Here we go again. The next stage of the UK government’s effort to get more Brits into the EU institutions… is to try to skew the application system to assist Brits. Today’s FT has more on the story here. There’s more here about the government’s previous efforts.
The essential gist of the FT piece is that it’s the requirement to be able to speak a second language this is discouraging British applications, because so few Brits speak a second language. So remove the language requirement (i.e. make a special concours just for Brits) and all will be fine and dandy, and UK nationals will flood to Brussels.
Correlation, sure. But causation?
There are three essential issues that are not accounted for in this approach.
Firstly, there is a cultural aspect to language learning as well as a communications aspect. A person is going to be more inclined to work in a multi-lingual, multi-cultural environment if they can relate to that environment. I don’t care what language a person speaks – a Brit fluent in Farsi or Japanese is more likely to feel at ease in Brussels than one who speaks only English.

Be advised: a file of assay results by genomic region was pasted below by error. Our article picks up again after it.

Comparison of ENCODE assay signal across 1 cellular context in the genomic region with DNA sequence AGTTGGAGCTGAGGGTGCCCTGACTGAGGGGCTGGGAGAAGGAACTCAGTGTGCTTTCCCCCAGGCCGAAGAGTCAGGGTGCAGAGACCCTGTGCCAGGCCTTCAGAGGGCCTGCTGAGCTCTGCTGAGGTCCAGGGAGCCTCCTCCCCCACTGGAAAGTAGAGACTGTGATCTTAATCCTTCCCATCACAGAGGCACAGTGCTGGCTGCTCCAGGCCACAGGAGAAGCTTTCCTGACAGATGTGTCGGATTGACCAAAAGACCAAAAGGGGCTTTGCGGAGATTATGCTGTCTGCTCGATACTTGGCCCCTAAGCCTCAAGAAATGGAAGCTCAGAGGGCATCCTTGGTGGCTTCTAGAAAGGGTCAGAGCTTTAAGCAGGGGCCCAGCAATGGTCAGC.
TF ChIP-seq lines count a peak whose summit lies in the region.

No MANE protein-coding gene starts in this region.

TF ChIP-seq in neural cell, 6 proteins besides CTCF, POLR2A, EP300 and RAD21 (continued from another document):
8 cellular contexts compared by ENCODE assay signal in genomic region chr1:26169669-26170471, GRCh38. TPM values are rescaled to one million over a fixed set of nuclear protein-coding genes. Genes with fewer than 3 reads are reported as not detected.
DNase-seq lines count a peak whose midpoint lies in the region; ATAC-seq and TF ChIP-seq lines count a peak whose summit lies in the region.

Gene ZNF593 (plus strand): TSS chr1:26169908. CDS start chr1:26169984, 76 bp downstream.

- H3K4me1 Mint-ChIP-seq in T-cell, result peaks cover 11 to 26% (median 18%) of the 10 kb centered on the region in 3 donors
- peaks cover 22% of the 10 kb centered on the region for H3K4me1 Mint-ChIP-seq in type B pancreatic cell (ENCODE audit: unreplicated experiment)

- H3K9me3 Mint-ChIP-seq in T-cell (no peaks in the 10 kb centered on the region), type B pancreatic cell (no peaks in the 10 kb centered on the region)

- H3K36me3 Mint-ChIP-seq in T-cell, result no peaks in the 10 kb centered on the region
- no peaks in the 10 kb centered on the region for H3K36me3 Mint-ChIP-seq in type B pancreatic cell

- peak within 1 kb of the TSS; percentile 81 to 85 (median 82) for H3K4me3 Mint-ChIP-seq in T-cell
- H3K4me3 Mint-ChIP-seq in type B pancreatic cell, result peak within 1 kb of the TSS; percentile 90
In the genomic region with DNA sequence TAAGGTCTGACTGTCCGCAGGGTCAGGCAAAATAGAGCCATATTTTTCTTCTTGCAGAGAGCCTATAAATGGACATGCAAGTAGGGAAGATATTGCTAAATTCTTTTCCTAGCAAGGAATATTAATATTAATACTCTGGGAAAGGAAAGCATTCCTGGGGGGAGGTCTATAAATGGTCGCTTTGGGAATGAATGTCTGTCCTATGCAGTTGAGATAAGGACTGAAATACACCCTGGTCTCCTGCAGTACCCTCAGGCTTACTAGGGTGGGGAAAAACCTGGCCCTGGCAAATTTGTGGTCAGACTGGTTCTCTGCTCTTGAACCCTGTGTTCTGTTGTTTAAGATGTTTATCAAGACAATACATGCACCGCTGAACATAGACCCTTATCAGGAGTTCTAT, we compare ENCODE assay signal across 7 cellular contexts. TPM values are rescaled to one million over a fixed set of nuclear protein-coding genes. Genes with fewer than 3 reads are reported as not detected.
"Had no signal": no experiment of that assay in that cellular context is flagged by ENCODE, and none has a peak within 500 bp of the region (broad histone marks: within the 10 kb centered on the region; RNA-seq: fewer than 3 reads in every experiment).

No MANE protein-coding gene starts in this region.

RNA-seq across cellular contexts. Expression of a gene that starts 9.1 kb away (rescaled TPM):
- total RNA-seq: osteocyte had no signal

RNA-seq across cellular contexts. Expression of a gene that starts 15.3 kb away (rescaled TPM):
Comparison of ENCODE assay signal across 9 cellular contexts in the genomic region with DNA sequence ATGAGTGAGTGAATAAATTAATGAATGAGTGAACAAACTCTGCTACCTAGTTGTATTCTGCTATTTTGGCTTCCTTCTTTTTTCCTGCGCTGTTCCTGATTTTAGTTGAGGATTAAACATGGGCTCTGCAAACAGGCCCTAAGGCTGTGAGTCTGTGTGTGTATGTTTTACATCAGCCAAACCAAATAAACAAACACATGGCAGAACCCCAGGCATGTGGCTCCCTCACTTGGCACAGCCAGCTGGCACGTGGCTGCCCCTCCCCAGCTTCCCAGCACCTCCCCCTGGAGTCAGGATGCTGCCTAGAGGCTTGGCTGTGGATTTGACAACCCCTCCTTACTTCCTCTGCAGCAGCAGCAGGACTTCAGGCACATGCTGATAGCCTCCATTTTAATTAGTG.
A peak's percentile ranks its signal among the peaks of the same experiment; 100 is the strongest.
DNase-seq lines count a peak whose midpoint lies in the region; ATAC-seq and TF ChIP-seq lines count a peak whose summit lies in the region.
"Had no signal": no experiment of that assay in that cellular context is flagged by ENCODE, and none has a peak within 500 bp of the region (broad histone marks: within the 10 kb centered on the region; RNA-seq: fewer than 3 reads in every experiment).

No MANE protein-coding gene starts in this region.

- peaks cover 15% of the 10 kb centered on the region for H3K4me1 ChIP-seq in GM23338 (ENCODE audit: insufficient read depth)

Secondly, the EU recruitment message is very much at odds with the rest of the UK government’s discourse about EU affairs. “Go and work in Brussels for an organisation that’s almost universally loathed and ridiculed” – oh, yes please, give me more! Add into this a healthy dose of anti-public administration sentiment in general in the UK and you do not have a ringing endorsement of a Commission career.
Thirdly, the jobs themselves in the Commission are not as good or as interesting as they should be. I know too many people who have found themselves battling a cumbersome bureaucratic system, working with demoralised colleagues, and facing a promotion system still too based on years of service and not enough based on merit.
April 12, 2005 via Flickr, Creative Commons Attribution